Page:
Aug. 10, 2022, noon
Summer is here, which is fantastic but can also be frightening for individuals who struggle with maintaining a positive body image. Clothing can be tighter or more revealing during these seasons, typically consisting of swimsuits, dresses, shorts, and tank tops. I have a love-hate relationship with the summer. It’s a time when my insecurities come to life and my body image is worse than ever. I tend to hide in baggy clothes as a coping mechanism in the winter. No one can see my perceived flaws under my giant parka and loose-fitting sweatpants. So predictably, I tend to panic when the shorts and dresses come out!
If you struggle maintaining a positive body image, you may be able to relate to at least one of the experiences and emotions below during the summer months.
Wanting To Cancel Plans Due To Feeling “Unattractive”
I’ve cancelled plans or avoided events due to feeling horrible about my appearance. Nothing seemed to fit right and in my mind, it seemed as though staying in would be better than being seen. You may be familiar with this scene: piles of clothes everywhere (not one thing looking the way you want it to), a huge mess, many tears, and perhaps a wasted full face of makeup. I find it helpful to find at least three staple items that I feel good in. This can be boring if you want to switch your style up, but it does help with that getting ready panic.
Swimming Bringing On Stress
I remember having a variety of excuses to avoid being seen in a swimsuit. It’s not that you want to impress others, but rather have anxiety about friends or even strangers seeing your insecurities. I'm now learning how to feel confident in a swimsuit by looking into styles that will make me feel most comfortable.
Shopping Turning Into An Emotional Rollercoaster
Shopping can be a recipe for disaster. I’ve considered only sticking to online stores to avoid the mental anguish. You know the feeling: finding an outfit you absolutely love, and being the picky person with clothing, already had high expectations for this combo. You change in the mirror, the lights are bright with your reflection on every corner and inch of the stall. You notice the perceived flaw you’ve avoided for months, and now you’re back to square one, feeling horrible about yourself and wishing you stayed home. If you plan to go shopping, it’s best to go with someone you’re comfortable with, like a parent, a best friend or loved one. It can take the pressure off, especially if they are aware of your challenges. Take your time, and try to be easy on yourself.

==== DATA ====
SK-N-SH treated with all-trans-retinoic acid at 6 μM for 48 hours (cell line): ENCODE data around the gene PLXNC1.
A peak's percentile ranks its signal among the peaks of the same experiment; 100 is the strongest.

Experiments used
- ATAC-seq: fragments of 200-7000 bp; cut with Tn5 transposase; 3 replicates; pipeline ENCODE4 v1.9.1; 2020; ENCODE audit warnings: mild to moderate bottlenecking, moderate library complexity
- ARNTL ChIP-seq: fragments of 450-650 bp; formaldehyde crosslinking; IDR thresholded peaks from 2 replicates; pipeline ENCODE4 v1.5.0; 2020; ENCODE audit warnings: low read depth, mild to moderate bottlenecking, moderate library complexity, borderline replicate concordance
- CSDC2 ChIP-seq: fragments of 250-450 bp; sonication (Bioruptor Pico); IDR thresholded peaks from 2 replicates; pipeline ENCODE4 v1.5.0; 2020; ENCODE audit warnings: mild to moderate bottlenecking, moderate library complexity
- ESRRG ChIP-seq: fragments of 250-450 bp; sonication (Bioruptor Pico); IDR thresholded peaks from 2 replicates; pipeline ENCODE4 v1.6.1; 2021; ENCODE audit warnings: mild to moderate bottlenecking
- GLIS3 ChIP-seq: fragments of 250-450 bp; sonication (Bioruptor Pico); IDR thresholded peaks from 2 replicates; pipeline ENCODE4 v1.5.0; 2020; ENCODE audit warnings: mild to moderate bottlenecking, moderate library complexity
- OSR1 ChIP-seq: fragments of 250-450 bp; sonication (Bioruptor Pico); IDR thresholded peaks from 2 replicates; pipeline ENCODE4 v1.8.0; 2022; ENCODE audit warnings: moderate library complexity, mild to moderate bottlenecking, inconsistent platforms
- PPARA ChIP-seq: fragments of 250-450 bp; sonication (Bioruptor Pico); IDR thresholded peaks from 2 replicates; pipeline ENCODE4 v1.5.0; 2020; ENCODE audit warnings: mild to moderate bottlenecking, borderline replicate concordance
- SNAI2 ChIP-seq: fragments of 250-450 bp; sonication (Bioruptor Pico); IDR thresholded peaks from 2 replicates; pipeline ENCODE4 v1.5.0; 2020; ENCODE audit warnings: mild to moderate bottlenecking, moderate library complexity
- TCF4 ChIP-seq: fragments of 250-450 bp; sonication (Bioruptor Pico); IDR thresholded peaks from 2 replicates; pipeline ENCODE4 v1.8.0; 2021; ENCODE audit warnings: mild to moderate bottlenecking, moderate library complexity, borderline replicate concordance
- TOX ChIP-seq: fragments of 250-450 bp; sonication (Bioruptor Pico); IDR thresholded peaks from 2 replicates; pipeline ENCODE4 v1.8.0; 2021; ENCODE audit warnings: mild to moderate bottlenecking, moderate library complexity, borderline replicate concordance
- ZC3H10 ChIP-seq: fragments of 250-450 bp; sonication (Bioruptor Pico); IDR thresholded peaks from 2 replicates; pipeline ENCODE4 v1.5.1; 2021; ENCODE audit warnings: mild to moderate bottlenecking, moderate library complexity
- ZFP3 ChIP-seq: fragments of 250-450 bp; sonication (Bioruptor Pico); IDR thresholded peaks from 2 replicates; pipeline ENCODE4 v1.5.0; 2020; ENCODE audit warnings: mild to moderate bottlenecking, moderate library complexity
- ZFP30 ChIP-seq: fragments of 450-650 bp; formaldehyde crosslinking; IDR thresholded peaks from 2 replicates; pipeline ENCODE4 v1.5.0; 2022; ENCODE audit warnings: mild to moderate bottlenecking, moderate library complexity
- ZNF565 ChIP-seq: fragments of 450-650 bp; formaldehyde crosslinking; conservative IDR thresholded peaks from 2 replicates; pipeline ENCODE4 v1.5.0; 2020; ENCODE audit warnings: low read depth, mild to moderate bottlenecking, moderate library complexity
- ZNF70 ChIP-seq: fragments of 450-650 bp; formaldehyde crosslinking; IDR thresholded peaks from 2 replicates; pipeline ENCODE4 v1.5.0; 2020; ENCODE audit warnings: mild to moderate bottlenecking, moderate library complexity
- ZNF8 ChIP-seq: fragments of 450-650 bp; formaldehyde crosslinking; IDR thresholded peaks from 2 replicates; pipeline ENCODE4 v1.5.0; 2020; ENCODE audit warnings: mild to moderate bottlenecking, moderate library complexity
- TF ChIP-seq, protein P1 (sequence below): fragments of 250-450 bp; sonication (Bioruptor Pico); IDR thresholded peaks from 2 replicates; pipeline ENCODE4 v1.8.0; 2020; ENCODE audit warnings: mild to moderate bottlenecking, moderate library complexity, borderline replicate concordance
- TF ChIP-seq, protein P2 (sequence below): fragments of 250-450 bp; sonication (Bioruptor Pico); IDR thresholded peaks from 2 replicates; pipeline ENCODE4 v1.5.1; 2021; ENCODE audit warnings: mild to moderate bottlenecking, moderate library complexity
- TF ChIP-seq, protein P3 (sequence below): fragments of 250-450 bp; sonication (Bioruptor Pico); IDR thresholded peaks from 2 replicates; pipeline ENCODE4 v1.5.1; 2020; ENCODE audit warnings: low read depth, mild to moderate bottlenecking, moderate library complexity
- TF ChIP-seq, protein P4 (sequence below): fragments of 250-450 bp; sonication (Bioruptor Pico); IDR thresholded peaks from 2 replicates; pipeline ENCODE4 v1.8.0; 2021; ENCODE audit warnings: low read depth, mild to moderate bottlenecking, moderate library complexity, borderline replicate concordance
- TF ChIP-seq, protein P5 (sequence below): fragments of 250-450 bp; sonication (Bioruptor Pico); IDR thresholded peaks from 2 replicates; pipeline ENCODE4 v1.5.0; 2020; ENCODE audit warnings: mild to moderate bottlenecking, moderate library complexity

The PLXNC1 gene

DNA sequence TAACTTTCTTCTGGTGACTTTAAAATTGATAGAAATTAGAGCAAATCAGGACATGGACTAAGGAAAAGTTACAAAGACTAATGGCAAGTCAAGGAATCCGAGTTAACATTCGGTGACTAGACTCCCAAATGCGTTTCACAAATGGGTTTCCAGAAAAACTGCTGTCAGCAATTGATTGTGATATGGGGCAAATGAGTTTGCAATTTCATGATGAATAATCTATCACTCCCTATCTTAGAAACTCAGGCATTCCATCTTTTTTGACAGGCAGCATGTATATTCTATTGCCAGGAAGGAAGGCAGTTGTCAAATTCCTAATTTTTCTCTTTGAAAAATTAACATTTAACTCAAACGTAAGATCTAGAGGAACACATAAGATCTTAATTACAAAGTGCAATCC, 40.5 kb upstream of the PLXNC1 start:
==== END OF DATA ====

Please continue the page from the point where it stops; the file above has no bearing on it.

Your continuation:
Scared People Will Judge Your “Summer Body”
There’s pressure to have that “summer body.” Social media makes us feel like we must look a certain way this season. It gives you this toxic idea that to wear what you want, to swim and have a fun summer, you must obtain an unrealistic beauty standard. If winter was a time when you hid under sweatpants, jackets, scarves or hats, the thought of just trying on shorts can be a difficult experience. I try to go online and look at people with similar body types to my own so I can better understand how I can dress confidently, and find styles that are flattering.
Comparing Yourself To Others
It can be hard not to compare ourselves to others, especially with all our favourite celebrities looking perfect in their summer attire on social media. Remember, social media is not realistic, and the majority of photos are highly edited or painstakingly posed. I recommend deleting or using the mute function on your social accounts if that’s a factor contributing to poor body image and constant comparison.
Masks & Zoom Gone = More Fear?
Summer months mean more outdoor events, perhaps lower COVID-19 cases and a decrease in mask wearing due to the hot weather. I’ve heard from many individuals that they have grown fond of their masks since they hide those perceived insecurities. Many of us have also been able to hide behind a screen. Showing our bodies (and faces) during these warmer months can be a huge step after going so long without being seen. Ease into it!
Not Wanting To Wear Certain Outfits To Avoid Drawing Attention
You saw a garment, and it was stunning, but you fear the attention it could bring. Having people stare or look can be extremely uncomfortable. In these scenarios, I try to remember that no one actually cares! We're all in our own worlds – not busy analyzing others. Most people have enough on their plate that a person wearing a dress or shorts will not be enough to make them stop and analyze. If they are, well, that’s their own problem!
You Got This!
It’s not easy to experience stress each time you get dressed and leave the house. You are not dramatic or attention-seeking. These thoughts can be daunting, overwhelming, and seriously upsetting. But you deserve to enjoy your summer and feel great. If these thoughts become too much, do reach out and seek support, and know that you are not alone.
Taryn Herlich is a Toronto-based writer whose work focuses on themes of mental health, dating, body image, and pop culture. She is also a creative writer, always working on exciting new pieces of fiction!